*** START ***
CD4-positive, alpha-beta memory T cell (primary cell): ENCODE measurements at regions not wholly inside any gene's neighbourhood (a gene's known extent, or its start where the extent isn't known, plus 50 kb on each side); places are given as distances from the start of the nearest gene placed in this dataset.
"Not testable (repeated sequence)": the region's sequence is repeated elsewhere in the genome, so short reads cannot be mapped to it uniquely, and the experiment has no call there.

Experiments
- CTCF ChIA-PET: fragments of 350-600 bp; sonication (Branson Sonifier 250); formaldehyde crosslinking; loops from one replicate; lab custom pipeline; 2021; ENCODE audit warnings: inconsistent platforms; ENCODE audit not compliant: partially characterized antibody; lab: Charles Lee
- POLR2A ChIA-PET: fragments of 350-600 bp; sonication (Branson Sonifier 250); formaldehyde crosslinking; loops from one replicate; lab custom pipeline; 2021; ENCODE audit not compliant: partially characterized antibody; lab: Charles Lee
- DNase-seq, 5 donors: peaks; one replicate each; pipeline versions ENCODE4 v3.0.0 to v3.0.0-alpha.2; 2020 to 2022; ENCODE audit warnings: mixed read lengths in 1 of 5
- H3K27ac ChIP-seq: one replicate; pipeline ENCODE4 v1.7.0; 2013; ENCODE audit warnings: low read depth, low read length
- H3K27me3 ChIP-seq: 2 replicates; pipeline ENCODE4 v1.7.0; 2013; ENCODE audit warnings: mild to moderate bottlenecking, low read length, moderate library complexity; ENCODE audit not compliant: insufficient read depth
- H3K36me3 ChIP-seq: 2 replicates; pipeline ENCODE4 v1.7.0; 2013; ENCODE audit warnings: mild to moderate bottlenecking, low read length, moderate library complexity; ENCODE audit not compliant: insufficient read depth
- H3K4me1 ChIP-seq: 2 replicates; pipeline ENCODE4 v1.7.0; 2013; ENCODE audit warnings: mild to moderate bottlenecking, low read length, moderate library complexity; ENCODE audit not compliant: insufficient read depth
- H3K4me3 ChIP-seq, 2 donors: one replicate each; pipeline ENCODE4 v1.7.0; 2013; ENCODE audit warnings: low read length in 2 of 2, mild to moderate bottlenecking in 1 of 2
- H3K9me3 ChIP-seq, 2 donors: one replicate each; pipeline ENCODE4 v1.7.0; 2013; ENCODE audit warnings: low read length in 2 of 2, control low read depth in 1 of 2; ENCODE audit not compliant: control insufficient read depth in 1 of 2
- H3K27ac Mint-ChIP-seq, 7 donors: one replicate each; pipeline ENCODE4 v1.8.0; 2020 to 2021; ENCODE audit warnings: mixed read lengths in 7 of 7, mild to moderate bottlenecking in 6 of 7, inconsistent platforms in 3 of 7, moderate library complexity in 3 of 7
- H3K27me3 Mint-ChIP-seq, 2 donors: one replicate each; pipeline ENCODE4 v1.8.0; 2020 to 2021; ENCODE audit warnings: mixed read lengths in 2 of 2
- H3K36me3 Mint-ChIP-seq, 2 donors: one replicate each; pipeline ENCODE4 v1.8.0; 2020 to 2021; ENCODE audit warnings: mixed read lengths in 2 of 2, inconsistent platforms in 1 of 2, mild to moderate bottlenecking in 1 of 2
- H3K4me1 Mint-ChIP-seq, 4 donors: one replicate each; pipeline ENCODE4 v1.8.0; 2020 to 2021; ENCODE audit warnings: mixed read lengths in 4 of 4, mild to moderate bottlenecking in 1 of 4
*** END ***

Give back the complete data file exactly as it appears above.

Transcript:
CD4-positive, alpha-beta memory T cell (primary cell): ENCODE measurements at regions not wholly inside any gene's neighbourhood (a gene's known extent, or its start where the extent isn't known, plus 50 kb on each side); places are given as distances from the start of the nearest gene placed in this dataset.
"Not testable (repeated sequence)": the region's sequence is repeated elsewhere in the genome, so short reads cannot be mapped to it uniquely, and the experiment has no call there.

Experiments
- CTCF ChIA-PET: fragments of 350-600 bp; sonication (Branson Sonifier 250); formaldehyde crosslinking; loops from one replicate; lab custom pipeline; 2021; ENCODE audit warnings: inconsistent platforms; ENCODE audit not compliant: partially characterized antibody; lab: Charles Lee
- POLR2A ChIA-PET: fragments of 350-600 bp; sonication (Branson Sonifier 250); formaldehyde crosslinking; loops from one replicate; lab custom pipeline; 2021; ENCODE audit not compliant: partially characterized antibody; lab: Charles Lee
- DNase-seq, 5 donors: peaks; one replicate each; pipeline versions ENCODE4 v3.0.0 to v3.0.0-alpha.2; 2020 to 2022; ENCODE audit warnings: mixed read lengths in 1 of 5
- H3K27ac ChIP-seq: one replicate; pipeline ENCODE4 v1.7.0; 2013; ENCODE audit warnings: low read depth, low read length
- H3K27me3 ChIP-seq: 2 replicates; pipeline ENCODE4 v1.7.0; 2013; ENCODE audit warnings: mild to moderate bottlenecking, low read length, moderate library complexity; ENCODE audit not compliant: insufficient read depth
- H3K36me3 ChIP-seq: 2 replicates; pipeline ENCODE4 v1.7.0; 2013; ENCODE audit warnings: mild to moderate bottlenecking, low read length, moderate library complexity; ENCODE audit not compliant: insufficient read depth
- H3K4me1 ChIP-seq: 2 replicates; pipeline ENCODE4 v1.7.0; 2013; ENCODE audit warnings: mild to moderate bottlenecking, low read length, moderate library complexity; ENCODE audit not compliant: insufficient read depth
- H3K4me3 ChIP-seq, 2 donors: one replicate each; pipeline ENCODE4 v1.7.0; 2013; ENCODE audit warnings: low read length in 2 of 2, mild to moderate bottlenecking in 1 of 2
- H3K9me3 ChIP-seq, 2 donors: one replicate each; pipeline ENCODE4 v1.7.0; 2013; ENCODE audit warnings: low read length in 2 of 2, control low read depth in 1 of 2; ENCODE audit not compliant: control insufficient read depth in 1 of 2
- H3K27ac Mint-ChIP-seq, 7 donors: one replicate each; pipeline ENCODE4 v1.8.0; 2020 to 2021; ENCODE audit warnings: mixed read lengths in 7 of 7, mild to moderate bottlenecking in 6 of 7, inconsistent platforms in 3 of 7, moderate library complexity in 3 of 7
- H3K27me3 Mint-ChIP-seq, 2 donors: one replicate each; pipeline ENCODE4 v1.8.0; 2020 to 2021; ENCODE audit warnings: mixed read lengths in 2 of 2
- H3K36me3 Mint-ChIP-seq, 2 donors: one replicate each; pipeline ENCODE4 v1.8.0; 2020 to 2021; ENCODE audit warnings: mixed read lengths in 2 of 2, inconsistent platforms in 1 of 2, mild to moderate bottlenecking in 1 of 2
- H3K4me1 Mint-ChIP-seq, 4 donors: one replicate each; pipeline ENCODE4 v1.8.0; 2020 to 2021; ENCODE audit warnings: mixed read lengths in 4 of 4, mild to moderate bottlenecking in 1 of 4